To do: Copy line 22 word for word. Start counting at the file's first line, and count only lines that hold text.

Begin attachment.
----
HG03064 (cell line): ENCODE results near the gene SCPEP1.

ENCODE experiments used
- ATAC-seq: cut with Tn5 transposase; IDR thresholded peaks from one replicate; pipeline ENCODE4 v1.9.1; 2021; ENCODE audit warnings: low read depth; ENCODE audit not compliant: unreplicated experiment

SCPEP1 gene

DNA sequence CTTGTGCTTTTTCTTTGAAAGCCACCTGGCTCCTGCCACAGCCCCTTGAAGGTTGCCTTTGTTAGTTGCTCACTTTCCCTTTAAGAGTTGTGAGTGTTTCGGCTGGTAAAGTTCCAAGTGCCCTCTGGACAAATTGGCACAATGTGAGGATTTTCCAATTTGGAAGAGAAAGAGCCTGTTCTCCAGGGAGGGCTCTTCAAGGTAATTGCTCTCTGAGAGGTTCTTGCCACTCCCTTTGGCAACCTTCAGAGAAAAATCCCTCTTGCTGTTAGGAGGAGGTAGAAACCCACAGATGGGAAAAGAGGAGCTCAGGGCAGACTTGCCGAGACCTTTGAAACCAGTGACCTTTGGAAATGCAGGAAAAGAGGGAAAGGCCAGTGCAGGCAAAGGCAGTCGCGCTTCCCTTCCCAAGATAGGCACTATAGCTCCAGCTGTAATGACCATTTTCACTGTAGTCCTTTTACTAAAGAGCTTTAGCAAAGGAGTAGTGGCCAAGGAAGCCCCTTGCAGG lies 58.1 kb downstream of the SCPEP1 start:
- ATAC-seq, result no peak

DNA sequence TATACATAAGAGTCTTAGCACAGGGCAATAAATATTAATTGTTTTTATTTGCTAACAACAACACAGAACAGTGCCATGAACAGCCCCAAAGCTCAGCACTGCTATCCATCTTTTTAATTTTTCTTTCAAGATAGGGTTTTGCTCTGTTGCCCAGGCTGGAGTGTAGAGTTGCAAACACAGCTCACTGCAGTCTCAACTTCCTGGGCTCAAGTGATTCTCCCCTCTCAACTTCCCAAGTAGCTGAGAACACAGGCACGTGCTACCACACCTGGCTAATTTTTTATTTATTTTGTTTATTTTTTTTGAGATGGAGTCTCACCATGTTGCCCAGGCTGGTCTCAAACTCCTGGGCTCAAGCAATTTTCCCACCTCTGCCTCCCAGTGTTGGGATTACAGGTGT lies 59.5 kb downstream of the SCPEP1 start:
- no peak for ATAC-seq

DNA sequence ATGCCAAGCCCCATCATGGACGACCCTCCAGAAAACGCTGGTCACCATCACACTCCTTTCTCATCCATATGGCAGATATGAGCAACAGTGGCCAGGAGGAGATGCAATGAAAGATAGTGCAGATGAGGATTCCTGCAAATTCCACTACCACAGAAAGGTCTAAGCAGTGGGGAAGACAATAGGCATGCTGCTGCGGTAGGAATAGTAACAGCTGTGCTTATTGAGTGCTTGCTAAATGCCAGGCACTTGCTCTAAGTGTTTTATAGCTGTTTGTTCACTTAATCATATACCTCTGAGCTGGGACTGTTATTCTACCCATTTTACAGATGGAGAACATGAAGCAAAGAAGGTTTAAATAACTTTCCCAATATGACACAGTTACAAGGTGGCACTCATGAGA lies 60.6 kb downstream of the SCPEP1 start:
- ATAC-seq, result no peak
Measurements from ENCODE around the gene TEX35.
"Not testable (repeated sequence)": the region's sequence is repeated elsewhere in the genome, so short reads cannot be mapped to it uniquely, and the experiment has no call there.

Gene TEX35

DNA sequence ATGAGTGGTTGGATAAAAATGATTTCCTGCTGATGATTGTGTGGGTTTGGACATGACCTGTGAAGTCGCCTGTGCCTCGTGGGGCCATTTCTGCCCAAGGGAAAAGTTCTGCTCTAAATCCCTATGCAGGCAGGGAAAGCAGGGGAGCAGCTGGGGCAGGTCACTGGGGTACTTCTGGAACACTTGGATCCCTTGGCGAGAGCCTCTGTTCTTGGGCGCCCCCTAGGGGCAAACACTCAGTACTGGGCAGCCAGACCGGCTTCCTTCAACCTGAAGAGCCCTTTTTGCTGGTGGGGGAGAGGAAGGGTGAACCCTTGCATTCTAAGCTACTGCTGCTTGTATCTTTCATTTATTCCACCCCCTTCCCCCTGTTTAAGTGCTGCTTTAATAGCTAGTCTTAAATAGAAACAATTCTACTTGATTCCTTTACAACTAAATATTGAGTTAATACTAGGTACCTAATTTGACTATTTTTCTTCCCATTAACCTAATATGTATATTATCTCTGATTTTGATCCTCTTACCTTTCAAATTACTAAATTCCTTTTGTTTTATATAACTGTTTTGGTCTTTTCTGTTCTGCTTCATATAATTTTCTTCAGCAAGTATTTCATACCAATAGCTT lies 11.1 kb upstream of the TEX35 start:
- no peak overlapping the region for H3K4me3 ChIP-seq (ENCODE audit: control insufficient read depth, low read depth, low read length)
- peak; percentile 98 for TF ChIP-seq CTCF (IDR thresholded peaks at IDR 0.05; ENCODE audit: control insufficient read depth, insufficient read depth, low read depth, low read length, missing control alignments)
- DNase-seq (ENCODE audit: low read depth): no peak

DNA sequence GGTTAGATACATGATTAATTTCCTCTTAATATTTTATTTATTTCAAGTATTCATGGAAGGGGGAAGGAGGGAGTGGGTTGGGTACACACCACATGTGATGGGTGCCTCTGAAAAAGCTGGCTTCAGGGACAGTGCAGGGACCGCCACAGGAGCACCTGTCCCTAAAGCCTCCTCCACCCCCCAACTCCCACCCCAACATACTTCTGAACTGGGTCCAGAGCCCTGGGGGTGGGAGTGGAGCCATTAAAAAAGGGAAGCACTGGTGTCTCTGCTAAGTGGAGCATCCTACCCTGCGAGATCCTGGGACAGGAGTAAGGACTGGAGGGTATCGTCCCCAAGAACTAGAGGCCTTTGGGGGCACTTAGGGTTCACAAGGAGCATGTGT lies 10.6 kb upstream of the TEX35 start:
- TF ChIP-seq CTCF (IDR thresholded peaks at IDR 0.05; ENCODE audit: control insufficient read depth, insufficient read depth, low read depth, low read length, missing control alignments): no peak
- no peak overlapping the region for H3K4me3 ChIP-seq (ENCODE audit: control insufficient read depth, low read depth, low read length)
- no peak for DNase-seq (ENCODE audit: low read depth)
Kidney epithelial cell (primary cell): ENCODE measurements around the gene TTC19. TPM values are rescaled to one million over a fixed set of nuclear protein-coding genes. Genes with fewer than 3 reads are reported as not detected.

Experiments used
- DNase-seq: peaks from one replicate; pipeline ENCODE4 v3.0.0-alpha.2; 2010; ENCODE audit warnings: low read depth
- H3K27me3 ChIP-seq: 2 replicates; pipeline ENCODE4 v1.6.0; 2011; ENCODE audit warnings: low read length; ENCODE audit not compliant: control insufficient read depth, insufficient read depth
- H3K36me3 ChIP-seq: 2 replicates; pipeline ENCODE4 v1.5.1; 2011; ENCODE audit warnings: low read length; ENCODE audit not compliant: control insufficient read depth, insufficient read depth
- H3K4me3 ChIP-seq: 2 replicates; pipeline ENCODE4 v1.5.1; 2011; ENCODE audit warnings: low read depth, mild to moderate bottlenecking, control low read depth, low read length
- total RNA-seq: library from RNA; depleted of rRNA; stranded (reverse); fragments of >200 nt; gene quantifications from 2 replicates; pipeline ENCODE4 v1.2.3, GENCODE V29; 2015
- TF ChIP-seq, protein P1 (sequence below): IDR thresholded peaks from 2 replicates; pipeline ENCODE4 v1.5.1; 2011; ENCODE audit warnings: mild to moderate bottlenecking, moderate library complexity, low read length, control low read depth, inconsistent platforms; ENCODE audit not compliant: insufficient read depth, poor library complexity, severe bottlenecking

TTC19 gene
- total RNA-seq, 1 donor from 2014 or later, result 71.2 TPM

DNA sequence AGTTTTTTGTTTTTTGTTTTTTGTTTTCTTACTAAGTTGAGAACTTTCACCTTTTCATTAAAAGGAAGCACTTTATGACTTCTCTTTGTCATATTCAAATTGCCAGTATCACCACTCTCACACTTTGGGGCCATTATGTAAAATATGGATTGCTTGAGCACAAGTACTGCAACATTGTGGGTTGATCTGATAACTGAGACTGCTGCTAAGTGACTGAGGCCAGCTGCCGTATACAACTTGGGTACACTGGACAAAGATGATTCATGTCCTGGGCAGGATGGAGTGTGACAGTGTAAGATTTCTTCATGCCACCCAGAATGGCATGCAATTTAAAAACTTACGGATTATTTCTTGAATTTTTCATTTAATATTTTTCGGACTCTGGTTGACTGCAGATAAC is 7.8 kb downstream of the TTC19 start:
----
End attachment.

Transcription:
Kidney epithelial cell (primary cell): ENCODE measurements around the gene TTC19. TPM values are rescaled to one million over a fixed set of nuclear protein-coding genes. Genes with fewer than 3 reads are reported as not detected.